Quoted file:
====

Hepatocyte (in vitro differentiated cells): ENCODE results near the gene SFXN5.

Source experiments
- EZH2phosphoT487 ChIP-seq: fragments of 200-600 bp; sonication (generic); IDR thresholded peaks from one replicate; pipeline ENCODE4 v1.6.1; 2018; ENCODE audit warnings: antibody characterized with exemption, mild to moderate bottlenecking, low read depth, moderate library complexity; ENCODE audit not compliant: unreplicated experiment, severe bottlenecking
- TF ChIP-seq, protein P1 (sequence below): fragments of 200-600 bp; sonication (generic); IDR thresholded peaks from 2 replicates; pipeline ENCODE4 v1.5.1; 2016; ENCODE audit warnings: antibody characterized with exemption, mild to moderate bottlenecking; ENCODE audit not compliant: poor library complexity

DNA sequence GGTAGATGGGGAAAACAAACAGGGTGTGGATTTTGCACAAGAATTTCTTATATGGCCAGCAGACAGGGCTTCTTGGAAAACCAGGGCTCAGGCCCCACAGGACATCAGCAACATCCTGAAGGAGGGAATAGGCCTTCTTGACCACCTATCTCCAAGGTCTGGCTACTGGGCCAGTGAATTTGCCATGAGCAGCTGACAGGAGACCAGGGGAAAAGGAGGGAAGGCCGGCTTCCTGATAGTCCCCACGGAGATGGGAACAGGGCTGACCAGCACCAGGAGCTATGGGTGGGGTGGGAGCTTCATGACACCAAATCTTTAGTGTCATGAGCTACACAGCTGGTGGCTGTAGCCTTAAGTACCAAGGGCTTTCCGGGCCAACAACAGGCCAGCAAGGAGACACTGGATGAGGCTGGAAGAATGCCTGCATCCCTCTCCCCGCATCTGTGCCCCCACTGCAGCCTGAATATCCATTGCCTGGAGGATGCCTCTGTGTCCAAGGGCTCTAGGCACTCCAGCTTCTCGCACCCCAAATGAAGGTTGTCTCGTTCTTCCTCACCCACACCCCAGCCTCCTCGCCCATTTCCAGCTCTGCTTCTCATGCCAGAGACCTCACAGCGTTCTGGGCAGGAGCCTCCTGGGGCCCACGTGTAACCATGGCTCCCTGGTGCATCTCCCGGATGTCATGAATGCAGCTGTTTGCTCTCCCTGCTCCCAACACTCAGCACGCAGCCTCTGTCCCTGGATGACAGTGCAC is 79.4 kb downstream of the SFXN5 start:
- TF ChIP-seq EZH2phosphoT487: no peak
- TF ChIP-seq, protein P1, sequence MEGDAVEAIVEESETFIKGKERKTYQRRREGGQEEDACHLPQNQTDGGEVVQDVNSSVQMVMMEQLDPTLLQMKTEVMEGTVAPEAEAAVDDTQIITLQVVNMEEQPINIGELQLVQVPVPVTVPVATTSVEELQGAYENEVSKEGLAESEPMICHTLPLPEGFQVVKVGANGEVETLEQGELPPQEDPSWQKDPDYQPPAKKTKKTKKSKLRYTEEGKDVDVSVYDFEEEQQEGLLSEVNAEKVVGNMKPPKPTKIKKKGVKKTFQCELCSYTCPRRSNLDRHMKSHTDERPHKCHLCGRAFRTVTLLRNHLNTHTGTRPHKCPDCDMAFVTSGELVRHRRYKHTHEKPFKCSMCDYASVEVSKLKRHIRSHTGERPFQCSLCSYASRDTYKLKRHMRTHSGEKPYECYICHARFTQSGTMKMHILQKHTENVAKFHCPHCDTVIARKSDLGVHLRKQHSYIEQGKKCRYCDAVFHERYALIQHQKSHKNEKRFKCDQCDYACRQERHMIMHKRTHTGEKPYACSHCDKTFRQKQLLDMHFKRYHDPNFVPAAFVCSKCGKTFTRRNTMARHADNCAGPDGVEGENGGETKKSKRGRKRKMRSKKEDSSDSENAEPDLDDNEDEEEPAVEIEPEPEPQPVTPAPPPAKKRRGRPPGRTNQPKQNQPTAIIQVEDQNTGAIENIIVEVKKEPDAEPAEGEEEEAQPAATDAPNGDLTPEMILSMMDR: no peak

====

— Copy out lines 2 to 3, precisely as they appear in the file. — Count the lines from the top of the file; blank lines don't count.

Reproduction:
Source experiments
- EZH2phosphoT487 ChIP-seq: fragments of 200-600 bp; sonication (generic); IDR thresholded peaks from one replicate; pipeline ENCODE4 v1.6.1; 2018; ENCODE audit warnings: antibody characterized with exemption, mild to moderate bottlenecking, low read depth, moderate library complexity; ENCODE audit not compliant: unreplicated experiment, severe bottlenecking